Syria is descending into a Somalia-style failed state run by warlords, which poses a grave threat to the future of the Middle East, former peace envoy Lakhdar Brahimi has said.
Brahimi, who stepped down a week ago after the failure of peace talks he mediated in Geneva, said that without concerted efforts for a political solution to Syria's brutal civil war "there is a serious risk that the entire region will blow up."
"The conflict is not going to stay inside Syria," he told Der Spiegel magazine in an interview published at the weekend.
More than 160,000 people have been killed in the conflict, which grew out of protests against President Bashar Assad in March 2011, inspired by uprisings in the wider Arab world.
Brahimi said many countries misjudged the Syrian crisis, expecting Assad's rule to crumble as some other Arab leaders' had done, a mistake they compounded by supporting "the war effort instead of the peace effort".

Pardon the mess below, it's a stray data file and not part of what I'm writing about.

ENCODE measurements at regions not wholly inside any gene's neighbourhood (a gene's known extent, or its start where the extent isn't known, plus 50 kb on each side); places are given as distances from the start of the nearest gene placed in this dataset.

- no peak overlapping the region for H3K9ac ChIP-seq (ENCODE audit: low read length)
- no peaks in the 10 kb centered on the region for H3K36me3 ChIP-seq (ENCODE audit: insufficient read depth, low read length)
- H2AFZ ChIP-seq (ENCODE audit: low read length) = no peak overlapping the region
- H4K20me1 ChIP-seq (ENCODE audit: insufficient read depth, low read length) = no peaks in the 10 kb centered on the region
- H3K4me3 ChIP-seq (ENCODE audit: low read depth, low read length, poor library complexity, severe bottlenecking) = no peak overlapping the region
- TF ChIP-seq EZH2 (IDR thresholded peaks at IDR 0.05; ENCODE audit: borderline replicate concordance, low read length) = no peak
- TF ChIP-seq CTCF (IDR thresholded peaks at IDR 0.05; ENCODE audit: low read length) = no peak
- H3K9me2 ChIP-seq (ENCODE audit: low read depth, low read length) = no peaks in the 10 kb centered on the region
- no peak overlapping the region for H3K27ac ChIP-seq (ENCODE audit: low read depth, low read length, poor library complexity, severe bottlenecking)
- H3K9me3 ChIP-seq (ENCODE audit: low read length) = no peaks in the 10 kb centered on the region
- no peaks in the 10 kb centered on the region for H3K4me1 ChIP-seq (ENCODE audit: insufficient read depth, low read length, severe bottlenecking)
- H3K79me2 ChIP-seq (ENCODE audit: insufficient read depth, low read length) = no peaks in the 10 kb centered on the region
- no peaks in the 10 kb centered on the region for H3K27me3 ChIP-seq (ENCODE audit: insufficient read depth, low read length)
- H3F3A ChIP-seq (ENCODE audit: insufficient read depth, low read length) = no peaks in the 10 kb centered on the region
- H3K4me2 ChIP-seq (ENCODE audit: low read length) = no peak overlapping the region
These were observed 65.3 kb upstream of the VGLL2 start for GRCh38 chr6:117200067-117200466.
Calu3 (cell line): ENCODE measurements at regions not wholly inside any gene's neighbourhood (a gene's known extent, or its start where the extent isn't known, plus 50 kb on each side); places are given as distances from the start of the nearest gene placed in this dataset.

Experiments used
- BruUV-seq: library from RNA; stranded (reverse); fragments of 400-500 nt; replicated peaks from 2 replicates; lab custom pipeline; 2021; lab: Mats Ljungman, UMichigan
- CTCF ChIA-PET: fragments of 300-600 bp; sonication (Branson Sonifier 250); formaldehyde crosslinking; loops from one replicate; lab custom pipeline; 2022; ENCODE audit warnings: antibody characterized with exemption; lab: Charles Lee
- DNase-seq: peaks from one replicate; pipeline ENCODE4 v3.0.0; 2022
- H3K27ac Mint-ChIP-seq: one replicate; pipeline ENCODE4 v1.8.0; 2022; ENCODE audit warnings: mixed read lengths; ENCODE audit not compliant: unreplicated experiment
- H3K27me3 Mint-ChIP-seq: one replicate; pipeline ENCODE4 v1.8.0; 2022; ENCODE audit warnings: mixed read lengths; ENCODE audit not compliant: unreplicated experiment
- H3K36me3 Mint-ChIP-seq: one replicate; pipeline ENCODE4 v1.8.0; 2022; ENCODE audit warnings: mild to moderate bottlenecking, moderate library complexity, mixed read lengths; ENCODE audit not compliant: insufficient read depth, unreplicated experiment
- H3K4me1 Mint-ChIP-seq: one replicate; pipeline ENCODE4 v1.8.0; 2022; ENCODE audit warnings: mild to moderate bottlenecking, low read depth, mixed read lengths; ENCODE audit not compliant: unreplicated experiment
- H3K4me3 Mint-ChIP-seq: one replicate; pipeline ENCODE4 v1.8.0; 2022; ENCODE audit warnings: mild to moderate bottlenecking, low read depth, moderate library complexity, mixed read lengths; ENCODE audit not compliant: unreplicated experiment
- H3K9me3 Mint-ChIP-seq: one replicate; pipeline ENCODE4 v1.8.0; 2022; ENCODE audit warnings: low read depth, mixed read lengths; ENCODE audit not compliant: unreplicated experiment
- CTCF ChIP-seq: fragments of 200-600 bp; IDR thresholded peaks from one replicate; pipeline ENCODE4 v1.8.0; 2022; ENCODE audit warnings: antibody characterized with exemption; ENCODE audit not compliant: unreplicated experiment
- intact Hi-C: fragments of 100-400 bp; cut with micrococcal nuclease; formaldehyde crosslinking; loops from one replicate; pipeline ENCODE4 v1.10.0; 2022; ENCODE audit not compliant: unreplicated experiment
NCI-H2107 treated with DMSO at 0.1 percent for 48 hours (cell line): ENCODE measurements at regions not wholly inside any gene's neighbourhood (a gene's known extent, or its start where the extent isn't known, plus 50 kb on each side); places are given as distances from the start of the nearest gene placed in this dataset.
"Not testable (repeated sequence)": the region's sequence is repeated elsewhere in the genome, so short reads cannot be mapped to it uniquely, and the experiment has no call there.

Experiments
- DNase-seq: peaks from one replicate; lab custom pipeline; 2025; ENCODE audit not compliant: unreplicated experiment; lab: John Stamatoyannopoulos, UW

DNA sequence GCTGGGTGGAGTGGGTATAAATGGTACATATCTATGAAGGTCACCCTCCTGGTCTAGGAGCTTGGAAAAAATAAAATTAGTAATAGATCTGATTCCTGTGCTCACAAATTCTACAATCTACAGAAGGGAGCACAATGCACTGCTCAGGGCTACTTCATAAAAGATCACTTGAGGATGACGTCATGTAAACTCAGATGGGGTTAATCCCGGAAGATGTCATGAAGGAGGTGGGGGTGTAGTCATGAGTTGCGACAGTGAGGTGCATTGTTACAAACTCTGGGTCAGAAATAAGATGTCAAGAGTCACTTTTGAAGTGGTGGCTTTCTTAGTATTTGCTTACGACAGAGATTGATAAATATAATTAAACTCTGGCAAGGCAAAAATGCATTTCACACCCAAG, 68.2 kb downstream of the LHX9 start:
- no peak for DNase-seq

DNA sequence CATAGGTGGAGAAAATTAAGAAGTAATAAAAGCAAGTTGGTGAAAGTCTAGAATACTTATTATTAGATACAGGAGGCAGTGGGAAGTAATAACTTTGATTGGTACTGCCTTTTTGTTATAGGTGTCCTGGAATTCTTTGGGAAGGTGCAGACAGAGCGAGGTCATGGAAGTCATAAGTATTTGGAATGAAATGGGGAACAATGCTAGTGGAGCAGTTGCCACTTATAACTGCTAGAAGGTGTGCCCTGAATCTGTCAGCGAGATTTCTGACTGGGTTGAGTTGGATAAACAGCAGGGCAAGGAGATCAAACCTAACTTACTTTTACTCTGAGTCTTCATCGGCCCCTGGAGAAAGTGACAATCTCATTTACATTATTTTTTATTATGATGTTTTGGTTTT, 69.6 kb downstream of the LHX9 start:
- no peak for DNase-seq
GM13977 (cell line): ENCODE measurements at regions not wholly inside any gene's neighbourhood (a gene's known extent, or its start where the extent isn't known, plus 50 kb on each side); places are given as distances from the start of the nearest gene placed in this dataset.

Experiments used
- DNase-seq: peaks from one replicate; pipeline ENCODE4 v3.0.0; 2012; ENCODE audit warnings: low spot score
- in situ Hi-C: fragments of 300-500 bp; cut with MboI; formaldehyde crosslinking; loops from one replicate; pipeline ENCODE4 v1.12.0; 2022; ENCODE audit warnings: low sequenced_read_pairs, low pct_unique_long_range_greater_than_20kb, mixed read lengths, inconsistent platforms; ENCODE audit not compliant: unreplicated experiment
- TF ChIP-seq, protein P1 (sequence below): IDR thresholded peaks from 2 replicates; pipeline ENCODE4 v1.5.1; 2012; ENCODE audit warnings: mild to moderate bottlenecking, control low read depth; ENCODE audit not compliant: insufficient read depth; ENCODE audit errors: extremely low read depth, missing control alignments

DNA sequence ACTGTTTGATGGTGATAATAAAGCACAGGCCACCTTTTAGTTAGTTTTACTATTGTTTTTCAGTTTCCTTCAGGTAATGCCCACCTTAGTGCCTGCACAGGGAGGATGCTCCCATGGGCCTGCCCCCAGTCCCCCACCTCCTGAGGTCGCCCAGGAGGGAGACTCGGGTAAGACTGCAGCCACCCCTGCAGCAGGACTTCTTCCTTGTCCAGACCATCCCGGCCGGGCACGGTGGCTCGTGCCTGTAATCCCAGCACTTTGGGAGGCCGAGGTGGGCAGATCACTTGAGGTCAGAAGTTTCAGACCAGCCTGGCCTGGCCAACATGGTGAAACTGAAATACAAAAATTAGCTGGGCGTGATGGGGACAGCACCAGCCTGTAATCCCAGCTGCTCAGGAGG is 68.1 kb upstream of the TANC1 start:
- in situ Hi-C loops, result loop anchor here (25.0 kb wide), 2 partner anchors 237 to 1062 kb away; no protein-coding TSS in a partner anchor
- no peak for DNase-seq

The civil war has drawn in powerful regional states, with Sunni Gulf monarchies and Turkey supporting the rebels and foreign jihadists. Shi'ite Iran, Lebanon's Hezbollah and Iraqi Shi'ites back Assad.
Major powers at the United Nations have also been divided, paralyzing diplomatic efforts. Assad's Western foes have pressed for action against Syrian authorities, but Russia and China have vetoed draft resolutions against Syrian authorities.
Brahimi, who resigned as United Nations special envoy for Afghanistan in 1999, drew comparisons between Syria now and Afghanistan under Taliban rule in the lead-up to the Sept. 11, 2001, attacks on the United States.
"The UN Security Council had no interest in Afghanistan, a small country, poor, far away. I said one day it's going to blow up in your faces. It did," he said. "Syria is so much worse."
He also compared it to Somalia, which has suffered more than two decades of conflict. "It will not be divided, as many have predicted. It's going to be a failed state, with warlords all over the place."
amsi,com & agencies.